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- Jack Tier or The Florida Reef - 30/93 -

right be where it will, I am sorry to see a nation that has taken so firm a stand in favour of popular government, pressed upon so hard by another that is supposed to be the great support of such principles. America and Mexico are neighbours, and ought to be friends; and while I do not, cannot blame my own country for pursuing the war with vigour, nothing would please me more than to hear peace proclaimed.'"

"That is just like Harry Mulford," said Rose, thoughtfully, as soon as her companion ceased to speak. "I do wish, Se¤or, that there could be no use for this powder, that is now buried in the sea."

Don Juan Montefalderon smiled, and seemed a little surprised that the fair young thing at his side should have known of the treacherous contents of the flour-barrels. No doubt he found it inexplicable, that persons like Rose and Mulford should, seemingly, be united with one like Spike; but he was too well bred, and, indeed, too effectually mystified, to push the subject further than might be discreet.

By this time they were near the entrance of the lighthouse, into which the whole party entered, in a sort of mute awe at its silence and solitude. At Se¤or Montefalderon's invitation, they ascended to the lantern, whence they could command a wide and fair view of the surrounding waters. The reef was much more apparent from that elevation than from below; and Rose could see that numbers of its rocks were bare, while on other parts of it there was the appearance of many feet of water. Rose gazed at it with longing eyes, for, from a few remarks that had fallen from Mulford, she suspected he had hopes of escaping among its channels and coral.

As they descended and walked through the buildings, Rose also took good heed of the supplies the place afforded. There were flour, and beef, and pork, and many other of the common articles of food, as well as water in a cistern, that caught it as it flowed from the roof of the dwelling. Water was also to be found in casks--nothing like a spring or a well existing among those islets. All these things Rose noted, putting them aside in her memory for ready reference hereafter.

In the mean time the mariners were not idle. Spike moved his brig, and moored her, head and stern, alongside of the wreck, before the people got their breakfasts. As soon as that meal was ended, both captain and mate set about their duty in earnest. Mulford carried out an anchor on the off-side of the Swash, and dropped it at a distance of about eighty fathoms from the vessel's beam. Purchases were brought from both mast-heads of the brig to the chain of this anchor, and were hove upon until the vessel was given a heel of more than a streak, and the cable was tolerably taut. Other purchases were got up opposite, and overhauled down, in readiness to take hold of the schooner's masts. The anchor of the schooner was weighed by its buoy-rope, and the chain, after being rove through the upper or opposite hawse-hole, brought in on board the Swash. Another chain was dropped astern, in such a way, that when the schooner came upright, it would be sure to pass beneath her keel, some six or eight feet from the rudder. Slings were then sunk over the mast-heads, and the purchases were hooked on. Hours were consumed in these preliminary labours, and the people went to dinner as soon as they were completed.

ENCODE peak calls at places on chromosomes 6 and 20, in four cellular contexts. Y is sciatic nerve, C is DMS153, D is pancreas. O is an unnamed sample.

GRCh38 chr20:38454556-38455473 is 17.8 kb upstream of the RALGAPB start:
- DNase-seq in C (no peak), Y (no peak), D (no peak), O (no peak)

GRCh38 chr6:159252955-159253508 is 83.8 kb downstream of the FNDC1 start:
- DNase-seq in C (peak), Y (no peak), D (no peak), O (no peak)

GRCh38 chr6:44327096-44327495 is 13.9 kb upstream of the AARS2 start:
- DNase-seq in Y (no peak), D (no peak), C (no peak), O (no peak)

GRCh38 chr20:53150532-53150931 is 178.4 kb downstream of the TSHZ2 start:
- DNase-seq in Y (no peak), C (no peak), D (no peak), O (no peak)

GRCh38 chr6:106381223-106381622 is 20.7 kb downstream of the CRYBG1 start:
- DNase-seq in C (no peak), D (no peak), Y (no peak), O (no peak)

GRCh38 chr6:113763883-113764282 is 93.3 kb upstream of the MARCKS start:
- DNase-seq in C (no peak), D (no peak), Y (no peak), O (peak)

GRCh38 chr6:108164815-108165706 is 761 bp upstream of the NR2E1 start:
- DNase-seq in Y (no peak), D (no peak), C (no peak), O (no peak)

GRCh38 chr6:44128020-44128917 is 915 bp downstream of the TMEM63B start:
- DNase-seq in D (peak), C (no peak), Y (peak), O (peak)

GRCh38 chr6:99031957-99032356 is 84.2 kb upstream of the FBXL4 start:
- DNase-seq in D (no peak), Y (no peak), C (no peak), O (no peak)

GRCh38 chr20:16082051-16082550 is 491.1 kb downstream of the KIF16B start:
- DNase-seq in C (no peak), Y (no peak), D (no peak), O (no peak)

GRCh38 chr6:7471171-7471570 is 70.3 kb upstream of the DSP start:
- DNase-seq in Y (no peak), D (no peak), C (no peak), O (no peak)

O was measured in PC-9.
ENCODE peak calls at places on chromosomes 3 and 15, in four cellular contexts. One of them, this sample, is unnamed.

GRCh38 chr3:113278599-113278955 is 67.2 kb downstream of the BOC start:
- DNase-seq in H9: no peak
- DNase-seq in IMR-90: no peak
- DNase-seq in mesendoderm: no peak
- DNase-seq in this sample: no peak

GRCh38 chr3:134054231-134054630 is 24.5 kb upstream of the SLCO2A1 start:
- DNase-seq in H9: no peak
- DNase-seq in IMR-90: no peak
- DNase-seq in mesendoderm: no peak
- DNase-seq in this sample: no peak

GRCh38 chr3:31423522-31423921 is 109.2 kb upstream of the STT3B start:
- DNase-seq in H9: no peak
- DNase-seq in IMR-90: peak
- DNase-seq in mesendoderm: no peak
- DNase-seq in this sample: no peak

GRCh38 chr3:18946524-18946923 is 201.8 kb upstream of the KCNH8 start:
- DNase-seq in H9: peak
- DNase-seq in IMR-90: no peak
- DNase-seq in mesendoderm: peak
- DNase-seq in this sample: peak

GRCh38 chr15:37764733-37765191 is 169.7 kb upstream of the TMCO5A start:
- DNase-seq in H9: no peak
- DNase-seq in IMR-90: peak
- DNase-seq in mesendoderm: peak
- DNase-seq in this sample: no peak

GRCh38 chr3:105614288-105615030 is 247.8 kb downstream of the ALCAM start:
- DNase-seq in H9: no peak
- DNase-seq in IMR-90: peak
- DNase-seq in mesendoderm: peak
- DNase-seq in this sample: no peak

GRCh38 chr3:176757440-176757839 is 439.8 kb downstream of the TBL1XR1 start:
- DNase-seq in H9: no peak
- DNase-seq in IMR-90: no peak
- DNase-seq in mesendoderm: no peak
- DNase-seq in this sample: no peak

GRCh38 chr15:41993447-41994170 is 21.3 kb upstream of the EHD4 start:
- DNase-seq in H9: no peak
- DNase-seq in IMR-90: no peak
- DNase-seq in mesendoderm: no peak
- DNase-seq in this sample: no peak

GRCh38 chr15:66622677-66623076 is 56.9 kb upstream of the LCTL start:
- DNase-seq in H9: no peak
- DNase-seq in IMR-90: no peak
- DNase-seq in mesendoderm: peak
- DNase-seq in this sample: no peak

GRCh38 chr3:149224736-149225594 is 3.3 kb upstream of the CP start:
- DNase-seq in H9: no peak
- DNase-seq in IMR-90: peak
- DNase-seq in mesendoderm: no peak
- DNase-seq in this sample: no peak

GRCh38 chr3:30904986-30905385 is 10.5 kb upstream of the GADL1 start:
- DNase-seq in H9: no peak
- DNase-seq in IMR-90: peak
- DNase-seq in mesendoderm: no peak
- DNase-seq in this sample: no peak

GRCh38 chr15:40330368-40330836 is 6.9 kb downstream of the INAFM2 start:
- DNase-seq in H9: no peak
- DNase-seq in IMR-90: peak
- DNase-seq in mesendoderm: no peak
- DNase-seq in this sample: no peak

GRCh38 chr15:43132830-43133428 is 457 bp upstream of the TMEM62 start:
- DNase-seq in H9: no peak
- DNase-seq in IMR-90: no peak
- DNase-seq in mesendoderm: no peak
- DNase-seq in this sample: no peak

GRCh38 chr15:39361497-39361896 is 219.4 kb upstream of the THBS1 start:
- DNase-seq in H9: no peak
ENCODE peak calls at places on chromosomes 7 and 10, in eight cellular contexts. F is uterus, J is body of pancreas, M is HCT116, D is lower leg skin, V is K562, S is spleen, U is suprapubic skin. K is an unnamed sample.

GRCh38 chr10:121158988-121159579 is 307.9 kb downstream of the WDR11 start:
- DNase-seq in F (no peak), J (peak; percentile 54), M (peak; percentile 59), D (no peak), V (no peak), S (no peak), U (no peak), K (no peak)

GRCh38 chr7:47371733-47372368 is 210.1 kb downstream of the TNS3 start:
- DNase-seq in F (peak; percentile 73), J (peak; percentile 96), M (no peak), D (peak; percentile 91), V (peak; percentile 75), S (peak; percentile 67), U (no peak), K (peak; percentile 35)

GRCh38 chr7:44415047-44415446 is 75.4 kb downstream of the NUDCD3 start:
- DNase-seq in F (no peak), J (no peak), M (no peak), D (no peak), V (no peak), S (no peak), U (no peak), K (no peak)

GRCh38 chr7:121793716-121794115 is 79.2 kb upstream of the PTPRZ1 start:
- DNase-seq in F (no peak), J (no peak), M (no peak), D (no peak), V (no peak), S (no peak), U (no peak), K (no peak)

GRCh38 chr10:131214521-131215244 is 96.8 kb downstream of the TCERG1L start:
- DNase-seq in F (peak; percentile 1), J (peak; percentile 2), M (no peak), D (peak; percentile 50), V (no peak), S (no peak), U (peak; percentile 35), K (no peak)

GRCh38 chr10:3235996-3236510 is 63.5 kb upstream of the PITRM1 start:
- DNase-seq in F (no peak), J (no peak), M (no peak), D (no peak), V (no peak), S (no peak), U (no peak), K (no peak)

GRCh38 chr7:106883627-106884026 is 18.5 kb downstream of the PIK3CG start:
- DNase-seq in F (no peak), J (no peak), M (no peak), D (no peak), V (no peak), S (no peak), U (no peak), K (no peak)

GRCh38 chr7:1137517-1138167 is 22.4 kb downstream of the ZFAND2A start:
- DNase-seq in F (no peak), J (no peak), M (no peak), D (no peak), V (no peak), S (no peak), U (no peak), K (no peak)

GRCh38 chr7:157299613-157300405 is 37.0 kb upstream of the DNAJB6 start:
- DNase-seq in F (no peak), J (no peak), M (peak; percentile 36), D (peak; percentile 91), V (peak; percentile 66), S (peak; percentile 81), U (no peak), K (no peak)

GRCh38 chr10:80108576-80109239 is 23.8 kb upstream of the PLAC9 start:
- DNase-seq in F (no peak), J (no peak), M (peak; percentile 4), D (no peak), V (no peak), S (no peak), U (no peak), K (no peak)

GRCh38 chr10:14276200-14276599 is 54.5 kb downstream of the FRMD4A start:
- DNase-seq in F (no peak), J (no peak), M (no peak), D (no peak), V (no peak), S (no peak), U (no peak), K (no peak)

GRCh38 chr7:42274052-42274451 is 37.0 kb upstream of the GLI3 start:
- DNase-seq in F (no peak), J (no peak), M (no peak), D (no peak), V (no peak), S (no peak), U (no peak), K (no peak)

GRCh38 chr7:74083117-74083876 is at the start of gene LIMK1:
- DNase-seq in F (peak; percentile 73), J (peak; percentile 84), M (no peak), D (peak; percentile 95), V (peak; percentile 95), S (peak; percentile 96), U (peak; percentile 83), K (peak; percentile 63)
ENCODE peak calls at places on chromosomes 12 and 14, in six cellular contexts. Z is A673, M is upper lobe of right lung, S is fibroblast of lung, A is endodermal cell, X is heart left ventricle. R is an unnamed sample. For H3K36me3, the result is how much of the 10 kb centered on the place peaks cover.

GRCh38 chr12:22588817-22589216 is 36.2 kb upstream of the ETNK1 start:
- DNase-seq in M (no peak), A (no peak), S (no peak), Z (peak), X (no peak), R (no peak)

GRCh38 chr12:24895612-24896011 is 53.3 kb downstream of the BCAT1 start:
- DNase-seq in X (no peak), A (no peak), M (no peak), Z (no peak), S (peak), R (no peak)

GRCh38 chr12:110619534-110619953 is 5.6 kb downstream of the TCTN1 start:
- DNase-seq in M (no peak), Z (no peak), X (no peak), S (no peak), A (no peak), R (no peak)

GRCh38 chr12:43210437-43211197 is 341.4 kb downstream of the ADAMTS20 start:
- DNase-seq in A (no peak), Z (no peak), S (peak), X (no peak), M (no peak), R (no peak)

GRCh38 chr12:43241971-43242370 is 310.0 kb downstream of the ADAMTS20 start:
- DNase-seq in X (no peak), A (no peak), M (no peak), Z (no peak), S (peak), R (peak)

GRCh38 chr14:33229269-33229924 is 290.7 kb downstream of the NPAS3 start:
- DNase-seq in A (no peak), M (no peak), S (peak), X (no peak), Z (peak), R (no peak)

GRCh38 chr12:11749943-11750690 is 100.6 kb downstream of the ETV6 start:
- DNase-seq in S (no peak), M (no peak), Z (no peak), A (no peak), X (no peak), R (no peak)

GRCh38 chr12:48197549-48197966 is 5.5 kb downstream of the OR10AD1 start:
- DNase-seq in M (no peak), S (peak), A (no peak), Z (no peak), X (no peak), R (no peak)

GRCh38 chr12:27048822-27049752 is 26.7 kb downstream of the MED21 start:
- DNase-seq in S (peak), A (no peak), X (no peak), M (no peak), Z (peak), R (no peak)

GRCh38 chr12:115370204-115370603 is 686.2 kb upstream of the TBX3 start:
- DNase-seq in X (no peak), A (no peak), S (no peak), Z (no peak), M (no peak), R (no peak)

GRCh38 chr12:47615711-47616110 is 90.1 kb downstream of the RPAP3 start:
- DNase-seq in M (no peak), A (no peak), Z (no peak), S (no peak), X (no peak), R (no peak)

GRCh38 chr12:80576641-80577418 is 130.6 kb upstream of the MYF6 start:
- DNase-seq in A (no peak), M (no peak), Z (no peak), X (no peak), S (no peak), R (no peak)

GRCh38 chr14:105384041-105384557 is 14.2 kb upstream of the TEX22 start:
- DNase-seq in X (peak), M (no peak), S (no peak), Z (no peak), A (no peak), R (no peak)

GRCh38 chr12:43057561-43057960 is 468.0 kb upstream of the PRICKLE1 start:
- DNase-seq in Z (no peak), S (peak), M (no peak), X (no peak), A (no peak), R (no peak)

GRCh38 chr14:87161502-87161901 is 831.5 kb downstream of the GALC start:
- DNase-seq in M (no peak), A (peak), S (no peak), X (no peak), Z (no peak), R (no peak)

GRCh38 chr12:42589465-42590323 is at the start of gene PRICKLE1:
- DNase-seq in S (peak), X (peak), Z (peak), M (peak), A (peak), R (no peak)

When the men had dined, Spike brought one of his purchases to the windlass, and the other to the capstan, though not until each was bowsed taut by hand; a few minutes having brought the strain so far on everything, as to enable a seaman, like Spike, to form some judgment of the likelihood that his preventers and purchases would stand. Some changes were found necessary to equalize the strain, but, on the whole, the captain was satisfied with his work, and the crew were soon ordered to "heave-away; the windlass best."

In the course of half an hour the hull of the vessel, which lay on its bilge, began to turn on its keel, and the heads of the spars to rise above the water. This was the easiest part of the process, all that was required of the purchases being to turn over a mass which rested on the sands of the bay. Aided by the long levers afforded by the spars, the work advanced so rapidly, that, in just one hour's time after his people had begun to heave, Spike had the pleasure to see the schooner standing upright, alongside of his own brig, though still sunk to the bottom. The wreck was secured in this position, by means of guys and preventers, in order that it might not again cant, when the order was issued to hook on the slings that were to raise it to the surface. These slings were the chains of the schooner, one of which went under her keel, while for the other the captain trusted to the strength of the two hawse-holes, having passed the cable out of one and in at the other, in a way to serve his purposes, as has just been stated.

When all was ready, Spike mustered his crew, and made a speech. He told the men that he was about a job that was out of the usual line of their duty, and that he knew they had a right to expect extra pay for such extra work. The schooner contained money, and his object was to get at it. If he succeeded, their reward would be a doubloon a man, which would be earning more than a month's wages by twenty-four hours' work. This was enough. The men wanted to hear no more; but they cheered their commander, and set about their task in the happiest disposition possible.